Ruth Bader Ginsburg: The Supreme Court’s Feminist Icon

Ruth Bader Ginsburg was an esteemed member of the United States Supreme Court, whose life facilitated advances in women’s rights across the nation.


Murals were made across the country to commemorate Ruth Bader Ginsburg, the Supreme Court’s feminist icon.

“Do something outside yourself, something to make life a little better for people less fortunate than you. That’s what I think a meaningful life is. One lives not just for one’s self but for one’s community” (Ruth Bader Ginsburg). Ruth Bader Ginsburg was an esteemed member of the United States Supreme Court, whose life facilitated advances in women’s rights across the nation. Her sudden death marked the advance of a woman who sought to expel those same rights. President Trump has succeeded in cementing a conservative majority on the Supreme Court following the confirmation of his third appointee, Justice Amy Coney Barrett.  Justice Barrett’s confirmation is in direct contradiction with RBG’s denied dying wish to have her seat remain open until the outcome of the 2020 election. 

The appointment of Amy Coney Barrett was a direct contradiction to what Republicans claimed just four years prior in 2016, after Justice Antonin Scalia had passed away, and Obama’s attempt to nominate Merrick Garland was blocked by the Republican senate. Senators demanded that the seat should be filled by the next president, asserting that the American people had a voice in the Supreme Court appointment. Lindsey Graham (R-SC) was a particularly notable voice, arguing: “If there’s a Republican president in 2016 and a vacancy occurs in the last year of the first term, let the next President, whoever it might be, make that nomination…and you could use my words against me.” That was 293 days before Obama’s term ended. Amy Coney Barrett was confirmed only 8 days before election day, after 60 million Americans had already voted. Her confirmation hearings were completed in record speed in order to guarantee her spot and begin attempts to gut the Affordable Care Act, hollow out abortion rights, and advance Trump’s policy to require a wealth test from millions of immigrants. On November 10th, Justice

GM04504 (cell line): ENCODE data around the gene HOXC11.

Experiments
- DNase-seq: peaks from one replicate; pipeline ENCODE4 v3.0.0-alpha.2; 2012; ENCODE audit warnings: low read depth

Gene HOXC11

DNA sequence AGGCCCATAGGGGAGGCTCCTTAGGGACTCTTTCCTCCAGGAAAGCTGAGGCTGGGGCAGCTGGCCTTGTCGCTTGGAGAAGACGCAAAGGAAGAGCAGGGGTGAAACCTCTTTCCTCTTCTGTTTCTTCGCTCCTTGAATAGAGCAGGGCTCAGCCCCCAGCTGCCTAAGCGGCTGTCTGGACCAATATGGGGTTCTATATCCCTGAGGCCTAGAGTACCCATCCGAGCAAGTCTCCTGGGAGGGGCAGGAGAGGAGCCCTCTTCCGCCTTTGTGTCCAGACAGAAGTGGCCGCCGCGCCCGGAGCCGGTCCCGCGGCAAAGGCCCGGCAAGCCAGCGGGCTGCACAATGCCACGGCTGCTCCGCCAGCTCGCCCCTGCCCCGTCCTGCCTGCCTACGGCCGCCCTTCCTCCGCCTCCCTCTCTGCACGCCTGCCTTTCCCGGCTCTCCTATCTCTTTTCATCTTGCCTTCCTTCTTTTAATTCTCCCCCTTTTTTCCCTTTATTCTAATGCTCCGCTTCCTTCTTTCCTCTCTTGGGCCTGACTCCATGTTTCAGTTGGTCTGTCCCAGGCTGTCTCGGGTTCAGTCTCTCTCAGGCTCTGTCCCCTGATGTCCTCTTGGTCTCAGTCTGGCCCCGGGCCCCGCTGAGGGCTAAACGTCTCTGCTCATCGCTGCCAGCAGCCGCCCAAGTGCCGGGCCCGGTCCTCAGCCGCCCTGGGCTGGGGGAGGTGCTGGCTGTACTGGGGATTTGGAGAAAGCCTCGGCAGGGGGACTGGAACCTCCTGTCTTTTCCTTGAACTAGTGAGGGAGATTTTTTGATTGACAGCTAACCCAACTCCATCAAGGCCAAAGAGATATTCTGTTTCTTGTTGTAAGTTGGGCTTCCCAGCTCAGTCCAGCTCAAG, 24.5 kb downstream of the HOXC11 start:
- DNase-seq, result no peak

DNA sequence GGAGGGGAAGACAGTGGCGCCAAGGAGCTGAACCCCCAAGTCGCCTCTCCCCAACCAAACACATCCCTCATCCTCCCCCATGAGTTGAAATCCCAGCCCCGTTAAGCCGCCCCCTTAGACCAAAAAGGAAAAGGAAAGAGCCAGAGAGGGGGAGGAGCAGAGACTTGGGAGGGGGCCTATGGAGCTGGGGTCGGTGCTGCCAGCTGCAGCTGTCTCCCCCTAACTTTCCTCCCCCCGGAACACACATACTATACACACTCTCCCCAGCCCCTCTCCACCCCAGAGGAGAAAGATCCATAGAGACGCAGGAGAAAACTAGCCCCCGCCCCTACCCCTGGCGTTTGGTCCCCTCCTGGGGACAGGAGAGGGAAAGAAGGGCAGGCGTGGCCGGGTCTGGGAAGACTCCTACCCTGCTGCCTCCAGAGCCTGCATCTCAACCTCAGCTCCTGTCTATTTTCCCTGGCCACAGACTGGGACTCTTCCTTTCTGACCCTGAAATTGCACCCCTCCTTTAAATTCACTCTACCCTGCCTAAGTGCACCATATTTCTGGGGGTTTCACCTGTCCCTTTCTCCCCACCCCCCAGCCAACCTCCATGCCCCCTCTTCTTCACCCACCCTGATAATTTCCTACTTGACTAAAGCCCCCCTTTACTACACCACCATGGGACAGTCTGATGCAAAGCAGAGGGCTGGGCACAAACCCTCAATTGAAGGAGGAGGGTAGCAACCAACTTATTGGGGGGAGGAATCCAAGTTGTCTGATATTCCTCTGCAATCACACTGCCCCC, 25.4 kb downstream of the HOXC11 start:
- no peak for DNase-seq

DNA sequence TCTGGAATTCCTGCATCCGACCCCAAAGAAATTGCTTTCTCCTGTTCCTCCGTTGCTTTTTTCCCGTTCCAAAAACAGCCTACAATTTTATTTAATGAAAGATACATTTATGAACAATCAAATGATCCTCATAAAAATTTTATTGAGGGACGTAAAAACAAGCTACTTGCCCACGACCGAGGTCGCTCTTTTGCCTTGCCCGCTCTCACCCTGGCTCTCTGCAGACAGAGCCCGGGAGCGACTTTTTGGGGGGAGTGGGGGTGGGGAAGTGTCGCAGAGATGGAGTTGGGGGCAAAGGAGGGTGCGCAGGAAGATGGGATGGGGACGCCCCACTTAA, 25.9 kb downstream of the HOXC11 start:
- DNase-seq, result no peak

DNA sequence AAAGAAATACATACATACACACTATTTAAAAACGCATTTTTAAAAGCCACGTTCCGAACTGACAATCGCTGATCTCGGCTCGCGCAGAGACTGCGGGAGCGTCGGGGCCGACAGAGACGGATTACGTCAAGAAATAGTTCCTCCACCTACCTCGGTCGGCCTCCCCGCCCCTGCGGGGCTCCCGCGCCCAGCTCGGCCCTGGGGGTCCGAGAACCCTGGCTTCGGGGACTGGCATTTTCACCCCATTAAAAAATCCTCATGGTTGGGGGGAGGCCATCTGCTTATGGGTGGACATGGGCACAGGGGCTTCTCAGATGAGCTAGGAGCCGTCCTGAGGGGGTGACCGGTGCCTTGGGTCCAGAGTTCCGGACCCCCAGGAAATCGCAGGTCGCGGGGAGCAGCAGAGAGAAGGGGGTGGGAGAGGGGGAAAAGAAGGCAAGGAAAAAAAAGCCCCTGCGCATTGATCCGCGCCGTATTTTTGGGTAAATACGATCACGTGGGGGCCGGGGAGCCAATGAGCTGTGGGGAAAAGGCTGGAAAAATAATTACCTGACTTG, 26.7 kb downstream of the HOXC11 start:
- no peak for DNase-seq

Ruth Bader Ginsburg was a vocal proponent of feminism on the Supreme Court, a living icon for thousands of girls and women across the world. (Ken Bennett, Flickr)

Barrett is expected to hear a case where 20 historically red states have requested to repeal the entire Affordable Care Act. This would eliminate the provided health care coverage to over 20 million people in the midst of a pandemic. It is no secret that Justice Barrett’s religious affiliations oppose a woman’s right to safe abortion. Restricting access to safe abortion has never proven to be a driving factor in decreasing abortion rates, it has, however, been the main cause of maternal mortality for years. Annually, almost 70,000 women die from unsafe abortions, a number that is expected to skyrocket if it’s now made illegal. Although Barrett refers to Roe v. Wade as a “settled precedent”, it is speculated she will be supporting regulations to birth control and IVF—the only solution many women have in order to avoid abortion. 

Amy Coney Barrett, like many nominees before her, was a controversial addition to the Supreme Court. Now, she is being closely watched by millions across America who are wondering what her next step will be in deciding the fate of our country. While many Trump supporters are praising Justice Amy Barrett for her traditional ideals, insisting that she is the key to restoring our constitutional values, others are focused on how her appointment could harm numerous communities across the country.